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A Day to Remember

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I do not know what to make of Memorial Day, a day where the media’s messages are about store sales, miles driven, and gas prices that consumers—not citizens, but consumers—will face as they fill up on the way out of town.

I do not know what to make of a day we view as a day for vacations and barbecues, instead of taking time out to remember and honor those who served, especially those who died in combat, defending our freedom.

I find it confusing because some who died fought a war I protested.

I joined the protests in San Francisco because my nephew Mike, our family's flesh and blood,  would be sent to fight as an infantryman, and would bear the brunt of the death, both inflicted and suffered, caused by this war.

I marched because, along with millions of others, I did not believe we were being told the entire truth of the reasons for war, that Mike and his buddies were being sent in harm's way for less-than-honorable reasons.  It angered me. It doesn't make me feel better that it turns out that indeed not only the lives of human beings were sacrificed in this struggle.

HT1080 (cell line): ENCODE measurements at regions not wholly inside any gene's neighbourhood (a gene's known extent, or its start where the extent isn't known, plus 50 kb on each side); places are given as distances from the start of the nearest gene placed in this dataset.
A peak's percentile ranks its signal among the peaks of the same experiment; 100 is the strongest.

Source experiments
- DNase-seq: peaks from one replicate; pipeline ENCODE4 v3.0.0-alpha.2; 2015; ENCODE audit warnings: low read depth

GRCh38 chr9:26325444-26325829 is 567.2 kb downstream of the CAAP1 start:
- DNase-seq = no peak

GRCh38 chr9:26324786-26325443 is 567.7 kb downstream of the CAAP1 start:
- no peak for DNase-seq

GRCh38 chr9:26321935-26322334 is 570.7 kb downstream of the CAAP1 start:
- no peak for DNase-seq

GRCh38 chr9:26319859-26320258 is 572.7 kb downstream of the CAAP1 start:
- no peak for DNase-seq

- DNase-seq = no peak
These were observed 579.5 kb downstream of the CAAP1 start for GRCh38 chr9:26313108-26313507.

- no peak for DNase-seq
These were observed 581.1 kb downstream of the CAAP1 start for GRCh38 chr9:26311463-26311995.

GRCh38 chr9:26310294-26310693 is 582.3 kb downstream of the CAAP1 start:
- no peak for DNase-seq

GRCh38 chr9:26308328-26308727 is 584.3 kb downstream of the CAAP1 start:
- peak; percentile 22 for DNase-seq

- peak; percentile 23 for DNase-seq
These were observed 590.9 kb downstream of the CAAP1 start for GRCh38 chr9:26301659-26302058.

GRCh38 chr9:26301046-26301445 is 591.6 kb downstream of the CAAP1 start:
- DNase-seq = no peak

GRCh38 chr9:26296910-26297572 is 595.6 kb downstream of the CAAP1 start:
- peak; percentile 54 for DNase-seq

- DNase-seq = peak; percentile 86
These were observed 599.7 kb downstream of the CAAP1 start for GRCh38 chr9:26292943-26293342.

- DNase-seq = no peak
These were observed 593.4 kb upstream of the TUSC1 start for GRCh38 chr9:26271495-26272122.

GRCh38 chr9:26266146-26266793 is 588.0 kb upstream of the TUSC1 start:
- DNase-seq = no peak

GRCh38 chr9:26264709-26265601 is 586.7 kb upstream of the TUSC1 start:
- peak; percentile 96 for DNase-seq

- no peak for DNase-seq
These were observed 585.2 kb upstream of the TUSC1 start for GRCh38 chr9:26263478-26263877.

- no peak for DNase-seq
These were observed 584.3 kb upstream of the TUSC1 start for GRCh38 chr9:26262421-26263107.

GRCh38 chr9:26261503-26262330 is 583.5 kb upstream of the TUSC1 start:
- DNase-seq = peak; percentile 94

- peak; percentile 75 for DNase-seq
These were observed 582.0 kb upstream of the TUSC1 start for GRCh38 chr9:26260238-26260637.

But it is a day to remember, even with a war I protested. Perhaps especially with a war I protested.

Here are some names of those who died in that war. They fought next to Mike before they themselves were killed.

Nathan. Kirk. Brad. Todd. David. Gentian. Nick.

In a speech Mike gave, years after coming back from war, he said, “It is crucial not to blame the warrior for the war—and do not confuse policy made in Washington with the bravery of those who serve overseas.”

I try to take his words to heart. Yet in the middle of criticizing policy and protesting war, I’m not sure how best to honor these soldiers. But I can at least try.

May these young men rest in peace. I will remember them as best I can.

With a Perspective, I'm David Christopher.

David Christopher is a storyteller from Sonoma County who focuses on modern creation stories.

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